My 1st Time Out


My latest adventures in babysitting resulted in the first time I gave my nephew Noah a brief time-out. Now, I really don’t know how to do a time-out. I’ve heard the term thrown around and never paid it much mind. I figured it was this magical zone that only adults who didn’t have a firm hand resorted to when things got a little rough. I should have paid more attention.

Let me go back to how it came about. I can take a lot from my niece and nephew, and I’m not any sort of disciplinarian. I’m their fun ‘Unca Al’, who lets them horse around and scream and dance and do all the things that kids want to do. But there are limits, and one of them is when Noah starts throwing things. I can take a ball or two, or a plush backpack, maybe even a small plastic animal, but when a big-ass heavy toy truck gets thrown at me, that’s the limit. And even then, I let it slide twice, but on the third go, it was time for the time-out.

I looked toward the corner where I thought my Mom said they went for this scenario. ‘Shouldn’t there be some sort of holding pen, or box, or padded cell?’ I wondered. I saw nothing. What was going to contain him? Maybe this was a new sort of open-air time-out for a two-year-old, maybe they had graduated to a corner of the couch. It was the only area I could see. I picked him up and placed him on the couch telling him he had a time-out and had to sit there.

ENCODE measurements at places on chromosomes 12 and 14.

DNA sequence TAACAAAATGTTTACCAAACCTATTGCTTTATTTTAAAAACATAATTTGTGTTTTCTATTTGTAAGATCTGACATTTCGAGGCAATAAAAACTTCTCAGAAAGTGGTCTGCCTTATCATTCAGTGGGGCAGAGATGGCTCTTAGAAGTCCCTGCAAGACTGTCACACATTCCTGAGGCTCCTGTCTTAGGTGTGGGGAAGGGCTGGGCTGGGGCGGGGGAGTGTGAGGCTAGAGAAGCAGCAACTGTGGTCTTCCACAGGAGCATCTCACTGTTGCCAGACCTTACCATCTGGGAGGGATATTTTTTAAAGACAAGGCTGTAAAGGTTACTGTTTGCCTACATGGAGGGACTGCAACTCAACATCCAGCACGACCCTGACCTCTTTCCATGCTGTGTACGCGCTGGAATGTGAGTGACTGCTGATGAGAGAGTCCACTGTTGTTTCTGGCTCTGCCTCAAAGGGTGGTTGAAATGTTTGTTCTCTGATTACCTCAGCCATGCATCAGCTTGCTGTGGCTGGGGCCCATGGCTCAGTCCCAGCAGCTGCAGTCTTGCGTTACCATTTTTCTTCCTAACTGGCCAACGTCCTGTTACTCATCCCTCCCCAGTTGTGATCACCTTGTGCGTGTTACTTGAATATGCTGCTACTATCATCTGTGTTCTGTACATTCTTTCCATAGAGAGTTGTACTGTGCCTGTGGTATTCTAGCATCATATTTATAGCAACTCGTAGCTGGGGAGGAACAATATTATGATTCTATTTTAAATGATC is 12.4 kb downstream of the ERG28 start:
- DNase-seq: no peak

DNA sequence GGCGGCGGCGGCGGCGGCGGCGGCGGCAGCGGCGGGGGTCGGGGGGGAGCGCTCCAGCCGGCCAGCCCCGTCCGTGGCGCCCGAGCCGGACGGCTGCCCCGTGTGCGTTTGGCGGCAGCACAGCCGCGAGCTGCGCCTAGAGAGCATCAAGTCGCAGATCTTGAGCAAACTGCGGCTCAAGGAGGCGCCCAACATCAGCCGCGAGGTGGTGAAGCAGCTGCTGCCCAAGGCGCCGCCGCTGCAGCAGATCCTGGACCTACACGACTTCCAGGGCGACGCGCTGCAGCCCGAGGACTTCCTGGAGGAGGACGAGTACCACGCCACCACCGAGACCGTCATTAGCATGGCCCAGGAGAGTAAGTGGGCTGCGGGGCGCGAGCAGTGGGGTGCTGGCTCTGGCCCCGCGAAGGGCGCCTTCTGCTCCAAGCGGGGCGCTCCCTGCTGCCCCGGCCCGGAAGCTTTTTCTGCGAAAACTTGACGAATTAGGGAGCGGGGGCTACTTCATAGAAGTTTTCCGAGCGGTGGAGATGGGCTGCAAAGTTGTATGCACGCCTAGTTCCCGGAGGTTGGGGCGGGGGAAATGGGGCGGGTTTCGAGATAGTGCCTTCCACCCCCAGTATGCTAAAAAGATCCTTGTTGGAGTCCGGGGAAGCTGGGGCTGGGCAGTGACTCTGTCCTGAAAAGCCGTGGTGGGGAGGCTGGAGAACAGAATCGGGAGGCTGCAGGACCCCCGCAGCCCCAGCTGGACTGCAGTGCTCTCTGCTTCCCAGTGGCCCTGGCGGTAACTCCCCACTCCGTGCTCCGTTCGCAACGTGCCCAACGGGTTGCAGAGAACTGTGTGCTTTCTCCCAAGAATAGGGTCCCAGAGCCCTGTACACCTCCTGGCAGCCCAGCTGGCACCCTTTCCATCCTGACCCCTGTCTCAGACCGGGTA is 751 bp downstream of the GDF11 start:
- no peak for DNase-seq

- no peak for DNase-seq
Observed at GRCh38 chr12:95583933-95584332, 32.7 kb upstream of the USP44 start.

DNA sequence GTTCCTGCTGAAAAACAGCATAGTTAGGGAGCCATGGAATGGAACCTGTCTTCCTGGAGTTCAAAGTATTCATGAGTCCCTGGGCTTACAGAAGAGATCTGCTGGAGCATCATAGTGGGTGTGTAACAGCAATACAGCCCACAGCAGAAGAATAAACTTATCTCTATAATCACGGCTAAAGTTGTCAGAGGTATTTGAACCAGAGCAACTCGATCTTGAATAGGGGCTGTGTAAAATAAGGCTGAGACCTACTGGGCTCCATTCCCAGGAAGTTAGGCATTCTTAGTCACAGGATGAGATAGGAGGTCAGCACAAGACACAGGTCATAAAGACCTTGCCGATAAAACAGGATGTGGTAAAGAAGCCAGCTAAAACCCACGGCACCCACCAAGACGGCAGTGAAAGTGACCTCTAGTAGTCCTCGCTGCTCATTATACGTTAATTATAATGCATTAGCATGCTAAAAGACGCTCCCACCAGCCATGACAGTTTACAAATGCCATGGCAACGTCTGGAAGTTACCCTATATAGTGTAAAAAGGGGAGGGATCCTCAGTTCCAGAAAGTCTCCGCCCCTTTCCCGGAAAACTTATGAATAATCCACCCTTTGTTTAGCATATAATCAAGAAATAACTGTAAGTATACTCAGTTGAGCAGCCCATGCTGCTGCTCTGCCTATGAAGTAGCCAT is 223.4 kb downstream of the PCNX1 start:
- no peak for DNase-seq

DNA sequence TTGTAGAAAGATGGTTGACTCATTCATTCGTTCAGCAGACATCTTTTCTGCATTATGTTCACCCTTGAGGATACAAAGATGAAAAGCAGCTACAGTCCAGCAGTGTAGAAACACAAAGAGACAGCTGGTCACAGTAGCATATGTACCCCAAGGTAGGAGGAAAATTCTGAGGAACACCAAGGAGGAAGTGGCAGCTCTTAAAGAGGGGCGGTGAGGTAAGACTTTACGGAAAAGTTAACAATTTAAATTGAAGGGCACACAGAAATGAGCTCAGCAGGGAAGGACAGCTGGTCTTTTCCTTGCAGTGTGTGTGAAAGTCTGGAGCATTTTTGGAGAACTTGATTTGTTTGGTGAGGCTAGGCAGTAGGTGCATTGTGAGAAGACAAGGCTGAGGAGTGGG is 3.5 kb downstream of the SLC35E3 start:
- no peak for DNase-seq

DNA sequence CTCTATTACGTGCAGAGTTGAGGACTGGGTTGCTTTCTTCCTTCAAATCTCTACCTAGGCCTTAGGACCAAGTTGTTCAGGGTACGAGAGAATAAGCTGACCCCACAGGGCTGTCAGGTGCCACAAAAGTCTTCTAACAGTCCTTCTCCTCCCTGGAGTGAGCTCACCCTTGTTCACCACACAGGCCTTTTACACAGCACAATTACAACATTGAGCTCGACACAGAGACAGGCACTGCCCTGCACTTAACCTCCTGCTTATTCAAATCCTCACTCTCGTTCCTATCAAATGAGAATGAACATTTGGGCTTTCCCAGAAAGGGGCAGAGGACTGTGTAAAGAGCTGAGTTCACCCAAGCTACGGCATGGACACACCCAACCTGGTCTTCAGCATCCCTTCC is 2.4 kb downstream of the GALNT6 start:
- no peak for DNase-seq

The waterworks started immediately. I thought this time-out thing was supposed to stop the crying? What was I doing wrong? I picked up his sister and we walked to the other end of the room. Noah got up and followed us, crying at the top of his lungs. I put Emi down and brought Noah back to the couch, saying he had one minute left in his time-out. He stayed put for a second or two (literally) and popped right back up, still crying. This was not going well. The time-out was a bust. I tried one last time, putting him back on the couch telling him he had to stop crying if he wanted to end the time-out, all the while wondering how many words he actually understood. “If you don’t stop crying, you can’t finish your time out,” I pleaded, and the weakness in my voice was almost laughable. I was sure Emi was smirking the whole time. Finally, Noah walked up to me and I couldn’t do it any more. I picked him up, held him close and told him it was all right. We sat down on the couch and I rubbed his back until his tears stopped.

“Are you going to say you’re sorry?” I asked quietly.

His eyes looked down, and the faintest little ‘Sorry’ escaped his lips. I hugged him closer, rubbing his back, and told him it was okay.

He said it better than I ever could.

A minute later he was rolling on the floor, laughing as I tickled him and his sister. Maybe the time out worked in some small way after all. I wonder if it would work on Andy?


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